And best of all, it's not a hard-shooting load.  I was a bit apprehensive about letting my son use a .270 on his first deer, especially with these hot loads.  But there truly was no appreciable difference in recoil between the Superformance and a conventional load.

It's a deadly combo -- and one that's given us a full-to-the-brim deep freeze this winter.

Monday, January 17, 2011

"I Have A New Level Of Respect For Christopher Boykin."

That sentence was uttered last night by my ten-year-old son Jack.  Who is Chris Boykin?  Why, he's the Guinness Record Book holder who peeled and ate three bananas in less than one minute.

My son knows that because he read it in a book he checked out from the library over the weekend.  It was a record he thought he could beat.  The Guinness guys stipulate that to become a valid world record, he needed two witnesses and videotape.  The result is below, and is not to be missed.

Friday, January 14, 2011

Road Photo Friday: Not Exactly A Trophy Room

I took this photo about five years ago, while bird hunting up on the Rosebud Indian Reservation in southern South Dakota.  It was kind of a jarring sight -- five really nice trophy heads, in various states of decomposition, sitting on top of a pickup truck in its own state of decomposition.  Off to the left of where this photo was taken, there was a four-foot pile of antlered skulls and sheds as well.

I'm not sure if there's a conclusion to draw here, other than the Lakota Sioux seem to have a very different philosophy on the value and display of a pair of deer antlers.

Monday, January 10, 2011

Hunting Mr. Spikey

Jack and I settled into our blind at around 3:30 in the afternoon. It was cool (by south Texas standards, anyhow) and a gentle wind was blowing into our faces. We situated ourselves, and after a couple practice mounts with the .270, we decided it'd be much easier (and infinitely quieter) for Jack to hold the gun resting on the blind's window sill.

At ten years old, it was Jack's first time in a deer blind, but somewhat to my surprise, he was calm and at ease. Nevertheless, it certainly wasn't his first time afield with his dad. As I sat there, I reflected on the past few months of introducing (some would say indoctrinating) my son into the love of the outdoors and the fun of shooting. He had taken to it better than I ever could have hoped, and this evening we were spending time afield, much like I had with my own dad in a Platte River duck blind some 30 years earlier.

Our hunt was a doe hunt, and that suited Jack just fine -- once he came to terms with the fact that we probably wouldn't mount his trophy. I was also told that if a trashy-loking old spike came through, we were welcome to remove him from the gene pool as well.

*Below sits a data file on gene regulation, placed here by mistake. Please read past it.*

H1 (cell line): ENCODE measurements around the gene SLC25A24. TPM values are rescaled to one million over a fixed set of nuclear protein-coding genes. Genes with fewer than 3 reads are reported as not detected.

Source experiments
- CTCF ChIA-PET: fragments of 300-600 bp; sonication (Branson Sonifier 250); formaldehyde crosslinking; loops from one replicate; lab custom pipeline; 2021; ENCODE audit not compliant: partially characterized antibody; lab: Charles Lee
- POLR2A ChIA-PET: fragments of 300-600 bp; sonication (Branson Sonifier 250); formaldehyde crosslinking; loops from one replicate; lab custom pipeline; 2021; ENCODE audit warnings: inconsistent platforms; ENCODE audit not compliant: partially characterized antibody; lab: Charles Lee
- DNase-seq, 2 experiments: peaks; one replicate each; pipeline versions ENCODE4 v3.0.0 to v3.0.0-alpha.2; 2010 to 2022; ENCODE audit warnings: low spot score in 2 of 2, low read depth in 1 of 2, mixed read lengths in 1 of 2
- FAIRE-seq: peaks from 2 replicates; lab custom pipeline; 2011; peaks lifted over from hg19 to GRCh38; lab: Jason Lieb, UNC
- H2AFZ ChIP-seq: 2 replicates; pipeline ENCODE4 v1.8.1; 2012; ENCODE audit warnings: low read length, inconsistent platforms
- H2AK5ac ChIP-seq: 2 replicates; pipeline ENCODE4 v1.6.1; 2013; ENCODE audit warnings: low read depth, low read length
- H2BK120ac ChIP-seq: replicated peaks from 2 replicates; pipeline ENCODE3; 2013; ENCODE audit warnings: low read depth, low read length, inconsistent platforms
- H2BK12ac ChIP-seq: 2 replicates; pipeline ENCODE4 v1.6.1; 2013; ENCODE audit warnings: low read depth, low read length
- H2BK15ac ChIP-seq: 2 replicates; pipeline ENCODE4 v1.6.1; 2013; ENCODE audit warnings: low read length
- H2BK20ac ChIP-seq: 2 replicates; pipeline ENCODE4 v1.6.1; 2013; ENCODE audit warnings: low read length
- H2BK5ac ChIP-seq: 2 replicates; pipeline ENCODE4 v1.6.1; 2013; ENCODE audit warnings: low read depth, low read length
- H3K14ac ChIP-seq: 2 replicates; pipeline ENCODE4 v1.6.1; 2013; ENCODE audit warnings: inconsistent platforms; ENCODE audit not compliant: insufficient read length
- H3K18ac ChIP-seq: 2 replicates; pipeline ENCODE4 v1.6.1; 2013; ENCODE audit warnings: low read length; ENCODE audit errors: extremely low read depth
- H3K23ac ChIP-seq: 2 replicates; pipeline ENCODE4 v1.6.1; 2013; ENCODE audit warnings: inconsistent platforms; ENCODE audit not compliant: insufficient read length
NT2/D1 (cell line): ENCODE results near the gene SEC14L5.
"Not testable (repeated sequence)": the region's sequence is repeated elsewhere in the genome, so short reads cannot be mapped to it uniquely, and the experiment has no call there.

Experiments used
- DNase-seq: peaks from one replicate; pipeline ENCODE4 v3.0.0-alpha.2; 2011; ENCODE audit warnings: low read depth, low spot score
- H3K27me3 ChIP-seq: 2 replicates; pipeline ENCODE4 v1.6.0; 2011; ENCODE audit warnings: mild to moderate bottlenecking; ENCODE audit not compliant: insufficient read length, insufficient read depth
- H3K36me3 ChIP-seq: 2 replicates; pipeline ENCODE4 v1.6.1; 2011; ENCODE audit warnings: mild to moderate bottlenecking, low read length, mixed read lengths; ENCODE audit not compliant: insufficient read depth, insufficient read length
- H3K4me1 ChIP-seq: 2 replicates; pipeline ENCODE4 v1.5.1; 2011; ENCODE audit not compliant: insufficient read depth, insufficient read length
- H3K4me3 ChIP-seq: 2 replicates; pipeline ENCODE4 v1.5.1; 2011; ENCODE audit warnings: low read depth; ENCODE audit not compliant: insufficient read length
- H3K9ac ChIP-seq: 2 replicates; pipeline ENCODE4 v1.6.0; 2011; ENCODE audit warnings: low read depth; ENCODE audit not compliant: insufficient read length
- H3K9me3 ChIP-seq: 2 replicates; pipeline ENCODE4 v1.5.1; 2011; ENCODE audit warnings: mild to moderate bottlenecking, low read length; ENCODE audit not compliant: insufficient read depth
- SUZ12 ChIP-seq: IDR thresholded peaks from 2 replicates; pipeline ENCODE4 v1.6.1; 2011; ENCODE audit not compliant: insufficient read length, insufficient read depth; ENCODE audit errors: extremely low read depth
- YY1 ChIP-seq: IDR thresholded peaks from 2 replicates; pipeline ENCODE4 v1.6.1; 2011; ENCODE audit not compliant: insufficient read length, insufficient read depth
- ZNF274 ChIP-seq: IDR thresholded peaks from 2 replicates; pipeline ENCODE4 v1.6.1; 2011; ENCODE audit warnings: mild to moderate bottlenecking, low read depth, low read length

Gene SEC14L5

As we settled into the stand that evening, I told Jack about the spike. "I want to shoot Mr. Spikey!" he excitedly whispered. Apparently, I had a blossoming trophy hunter on my hands.

About ten minutes later, a group of ten or 15 does came out onto the ranch road and began feeding. Jack's eyes got as big as saucers, and I could see he was breathing a bit heavier. I figured he'd cave at any moment and decide to pop a doe -- but, unlike my own tendencies at that age, he never did.

We never did see Mr. Spikey that evening, but it didn't really matter. We spent the evening watching deer -- including some respectable shooters -- and engaging in conversations both serious and silly. Back at deer camp, Jack ate dinner with the other kids, but then abruptly told me he was going to bed. I worried he might be getting sick. "Nope, I'm great. I just want to make sure I get enough sleep tonight so I'll be wide awake for when Mr. Spikey comes."

Now I knew what I'd be praying about that evening. And I knew I wasn't going to be the only one.

The next morning found us back in the tower blind, filled with optimism. Family obligations dictated that we only had a few hours on stand, but we were both in great spirits and confident our deer would show himself.

About an hour after sunrise, a group of eight does walked into a clearing about 70 yards in front of us. "I'm holding out for Mr. Spikey," Jack insisted. The does continued to mill about in front of us for the next 45 minutes or so. Time was running short. "Jack, I don't want to make your decision for you, but I don't think Mr. Spikey is going to show this morning. If you're going to take a deer today, you're probably smart to take one of those does."

Jack considered. "Ok, you're right. I'll take the one on the right." At that moment, all eight deer disappeared in the blink of an eye, for reasons unknown. Utter despair crossed my son's face. I couldn't hide it on mine, either.

We hung our heads in defeat, but decided to wait it out for another 30 minutes. At the witching hour, two does, one considerably larger than the other, appeared where the other eight had fled. We both knew there'd be no waiting for Mr. Spikey.

Jack raised the gun, and I disengaged the safety. We both peered out the window at the larger doe, and time stood still. "Ok, I've got her," Jack managed. "Ok, take her," I said, as calmly as possible. A split second later, the gun erupted, and I could easily see that Jack had scored a vital hit. I watched the unlucky doe sprint 30 yards and fall.

What followed was pure, unadulterated elation. Father and son, sharing a once-in-a-lifetime moment that we'll both cherish forever. We hugged, high-fived, and wiped the tears from our eyes. And we each exhaled for the first time all morning.
"Let's go get her!" Jack gushed. "Not yet -- we need to wait about 30 minutes," and I launched into a five-minute dissertation on the importance of not pressuring a wounded animal. At the end of the lecture, we were stepping out of the stand -- I couldn't stand it either, and I knew she was hit well.

I let Jack track the considerable blood trail, and he found his deer right where she went down. It was indeed a perfect shot, and it made a considerably proud papa grin even wider.

It wasn't a Boone & Crockett record book buck, and it wasn't even Mr. Spikey. It was much, much more than any of that.